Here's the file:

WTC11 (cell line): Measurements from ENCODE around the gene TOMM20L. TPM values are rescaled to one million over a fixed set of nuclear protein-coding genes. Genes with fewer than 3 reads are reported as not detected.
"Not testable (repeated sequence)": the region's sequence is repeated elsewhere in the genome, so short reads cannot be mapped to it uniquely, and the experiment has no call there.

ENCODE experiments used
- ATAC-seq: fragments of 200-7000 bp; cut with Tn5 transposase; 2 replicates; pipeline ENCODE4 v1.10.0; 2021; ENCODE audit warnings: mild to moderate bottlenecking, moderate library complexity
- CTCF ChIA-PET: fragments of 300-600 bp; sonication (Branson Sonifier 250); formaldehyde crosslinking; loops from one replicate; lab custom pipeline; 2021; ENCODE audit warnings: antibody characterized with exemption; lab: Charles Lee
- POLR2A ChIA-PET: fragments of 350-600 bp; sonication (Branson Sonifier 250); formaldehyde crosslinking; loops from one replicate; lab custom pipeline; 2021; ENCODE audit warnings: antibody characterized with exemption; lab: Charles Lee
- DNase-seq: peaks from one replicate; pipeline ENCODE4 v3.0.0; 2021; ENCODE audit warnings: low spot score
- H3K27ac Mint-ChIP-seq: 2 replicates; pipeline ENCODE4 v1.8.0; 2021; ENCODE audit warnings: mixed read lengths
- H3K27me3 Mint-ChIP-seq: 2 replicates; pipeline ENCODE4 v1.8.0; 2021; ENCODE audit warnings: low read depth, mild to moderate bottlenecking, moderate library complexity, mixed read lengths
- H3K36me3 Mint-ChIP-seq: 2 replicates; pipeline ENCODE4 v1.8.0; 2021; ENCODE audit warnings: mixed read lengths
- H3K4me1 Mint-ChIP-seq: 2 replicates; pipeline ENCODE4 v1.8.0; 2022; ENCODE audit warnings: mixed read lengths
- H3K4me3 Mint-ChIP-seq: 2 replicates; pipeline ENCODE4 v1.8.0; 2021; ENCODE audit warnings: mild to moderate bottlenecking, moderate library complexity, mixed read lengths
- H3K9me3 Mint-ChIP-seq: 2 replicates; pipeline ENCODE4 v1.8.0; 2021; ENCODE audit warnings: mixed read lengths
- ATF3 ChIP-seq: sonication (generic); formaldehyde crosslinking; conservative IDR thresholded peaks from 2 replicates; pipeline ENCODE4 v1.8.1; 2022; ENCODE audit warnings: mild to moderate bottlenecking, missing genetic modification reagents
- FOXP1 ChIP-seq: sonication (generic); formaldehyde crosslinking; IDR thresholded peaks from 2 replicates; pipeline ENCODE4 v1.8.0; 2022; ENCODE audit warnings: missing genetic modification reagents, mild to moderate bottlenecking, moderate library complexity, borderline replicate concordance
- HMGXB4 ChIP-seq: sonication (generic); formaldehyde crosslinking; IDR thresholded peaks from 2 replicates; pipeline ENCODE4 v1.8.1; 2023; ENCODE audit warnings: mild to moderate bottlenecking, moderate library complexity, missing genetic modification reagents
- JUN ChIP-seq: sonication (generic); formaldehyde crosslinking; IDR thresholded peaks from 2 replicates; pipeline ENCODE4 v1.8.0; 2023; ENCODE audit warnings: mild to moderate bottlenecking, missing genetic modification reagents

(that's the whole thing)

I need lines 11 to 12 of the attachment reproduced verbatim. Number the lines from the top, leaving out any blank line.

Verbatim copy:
- H3K4me1 Mint-ChIP-seq: 2 replicates; pipeline ENCODE4 v1.8.0; 2022; ENCODE audit warnings: mixed read lengths
- H3K4me3 Mint-ChIP-seq: 2 replicates; pipeline ENCODE4 v1.8.0; 2021; ENCODE audit warnings: mild to moderate bottlenecking, moderate library complexity, mixed read lengths